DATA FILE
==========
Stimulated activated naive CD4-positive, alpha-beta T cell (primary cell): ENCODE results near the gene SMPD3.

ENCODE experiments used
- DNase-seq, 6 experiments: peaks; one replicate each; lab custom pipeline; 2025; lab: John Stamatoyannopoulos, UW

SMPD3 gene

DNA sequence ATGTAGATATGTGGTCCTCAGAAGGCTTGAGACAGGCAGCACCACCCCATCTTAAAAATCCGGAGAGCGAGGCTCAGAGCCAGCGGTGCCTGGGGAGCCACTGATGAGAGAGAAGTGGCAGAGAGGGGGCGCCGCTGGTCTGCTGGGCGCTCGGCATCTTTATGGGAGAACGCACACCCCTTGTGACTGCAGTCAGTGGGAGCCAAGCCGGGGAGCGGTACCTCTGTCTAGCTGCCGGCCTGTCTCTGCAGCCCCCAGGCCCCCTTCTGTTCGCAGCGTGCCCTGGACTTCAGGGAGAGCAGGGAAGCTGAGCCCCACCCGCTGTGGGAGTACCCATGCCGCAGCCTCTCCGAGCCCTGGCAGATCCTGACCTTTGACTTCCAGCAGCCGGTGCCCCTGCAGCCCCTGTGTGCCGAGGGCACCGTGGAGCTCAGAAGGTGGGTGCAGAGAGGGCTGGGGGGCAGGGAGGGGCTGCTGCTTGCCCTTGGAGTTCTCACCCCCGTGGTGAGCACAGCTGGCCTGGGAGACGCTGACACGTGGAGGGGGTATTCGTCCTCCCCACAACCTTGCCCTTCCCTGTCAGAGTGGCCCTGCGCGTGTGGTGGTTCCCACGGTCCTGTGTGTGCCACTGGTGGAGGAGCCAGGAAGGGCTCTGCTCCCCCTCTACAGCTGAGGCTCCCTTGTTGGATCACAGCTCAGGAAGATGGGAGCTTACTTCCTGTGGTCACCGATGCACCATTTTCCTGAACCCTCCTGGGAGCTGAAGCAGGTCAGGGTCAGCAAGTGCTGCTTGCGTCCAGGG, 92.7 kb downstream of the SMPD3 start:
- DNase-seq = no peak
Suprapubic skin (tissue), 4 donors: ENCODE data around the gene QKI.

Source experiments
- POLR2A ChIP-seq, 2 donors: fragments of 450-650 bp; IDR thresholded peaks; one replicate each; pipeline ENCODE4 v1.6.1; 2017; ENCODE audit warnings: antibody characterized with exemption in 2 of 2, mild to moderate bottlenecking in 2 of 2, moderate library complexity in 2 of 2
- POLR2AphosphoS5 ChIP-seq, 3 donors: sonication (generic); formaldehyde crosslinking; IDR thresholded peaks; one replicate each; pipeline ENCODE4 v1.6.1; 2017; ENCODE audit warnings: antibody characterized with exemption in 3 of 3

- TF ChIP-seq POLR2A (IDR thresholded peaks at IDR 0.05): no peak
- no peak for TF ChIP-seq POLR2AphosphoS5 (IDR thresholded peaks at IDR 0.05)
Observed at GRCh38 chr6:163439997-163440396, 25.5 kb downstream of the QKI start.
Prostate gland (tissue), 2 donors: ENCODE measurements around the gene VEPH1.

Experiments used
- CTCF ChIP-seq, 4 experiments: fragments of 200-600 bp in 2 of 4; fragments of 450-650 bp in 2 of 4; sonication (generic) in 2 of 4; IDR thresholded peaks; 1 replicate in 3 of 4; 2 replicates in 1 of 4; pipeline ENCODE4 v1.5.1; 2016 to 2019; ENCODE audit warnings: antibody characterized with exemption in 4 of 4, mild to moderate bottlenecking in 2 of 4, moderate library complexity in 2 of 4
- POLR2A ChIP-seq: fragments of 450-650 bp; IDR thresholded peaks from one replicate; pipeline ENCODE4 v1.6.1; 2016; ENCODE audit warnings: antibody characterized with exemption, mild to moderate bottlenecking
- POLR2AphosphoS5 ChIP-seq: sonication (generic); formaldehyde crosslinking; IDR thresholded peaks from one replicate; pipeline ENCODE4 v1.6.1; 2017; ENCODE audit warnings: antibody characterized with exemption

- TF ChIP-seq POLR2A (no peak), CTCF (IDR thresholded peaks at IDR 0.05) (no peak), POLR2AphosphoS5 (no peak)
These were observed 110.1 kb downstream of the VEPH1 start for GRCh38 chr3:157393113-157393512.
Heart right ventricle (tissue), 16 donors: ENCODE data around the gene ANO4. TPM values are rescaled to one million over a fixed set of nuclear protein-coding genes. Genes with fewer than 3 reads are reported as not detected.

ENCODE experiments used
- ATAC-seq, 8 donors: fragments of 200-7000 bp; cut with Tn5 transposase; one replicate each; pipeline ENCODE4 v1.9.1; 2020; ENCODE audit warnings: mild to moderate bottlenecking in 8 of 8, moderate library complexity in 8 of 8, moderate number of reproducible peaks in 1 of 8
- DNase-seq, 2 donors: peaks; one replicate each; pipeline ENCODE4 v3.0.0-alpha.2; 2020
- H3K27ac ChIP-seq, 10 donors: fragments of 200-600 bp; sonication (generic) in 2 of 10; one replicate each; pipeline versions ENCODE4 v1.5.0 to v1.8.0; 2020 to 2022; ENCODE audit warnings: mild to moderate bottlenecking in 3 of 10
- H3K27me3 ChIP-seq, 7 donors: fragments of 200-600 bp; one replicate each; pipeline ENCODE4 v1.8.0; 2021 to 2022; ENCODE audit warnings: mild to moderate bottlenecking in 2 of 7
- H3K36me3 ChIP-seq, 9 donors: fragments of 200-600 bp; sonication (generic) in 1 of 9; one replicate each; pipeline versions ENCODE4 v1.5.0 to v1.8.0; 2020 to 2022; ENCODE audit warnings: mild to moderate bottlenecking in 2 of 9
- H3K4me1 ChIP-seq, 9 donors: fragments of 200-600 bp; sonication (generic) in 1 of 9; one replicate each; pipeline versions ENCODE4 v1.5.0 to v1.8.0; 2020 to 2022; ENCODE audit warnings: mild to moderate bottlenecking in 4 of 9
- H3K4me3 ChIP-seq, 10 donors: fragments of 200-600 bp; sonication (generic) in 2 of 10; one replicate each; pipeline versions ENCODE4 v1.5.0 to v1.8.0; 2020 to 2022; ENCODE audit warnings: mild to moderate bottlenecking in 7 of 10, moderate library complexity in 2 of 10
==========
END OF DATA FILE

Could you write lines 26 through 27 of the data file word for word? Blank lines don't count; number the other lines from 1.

- H3K27me3 ChIP-seq, 7 donors: fragments of 200-600 bp; one replicate each; pipeline ENCODE4 v1.8.0; 2021 to 2022; ENCODE audit warnings: mild to moderate bottlenecking in 2 of 7
- H3K36me3 ChIP-seq, 9 donors: fragments of 200-600 bp; sonication (generic) in 1 of 9; one replicate each; pipeline versions ENCODE4 v1.5.0 to v1.8.0; 2020 to 2022; ENCODE audit warnings: mild to moderate bottlenecking in 2 of 9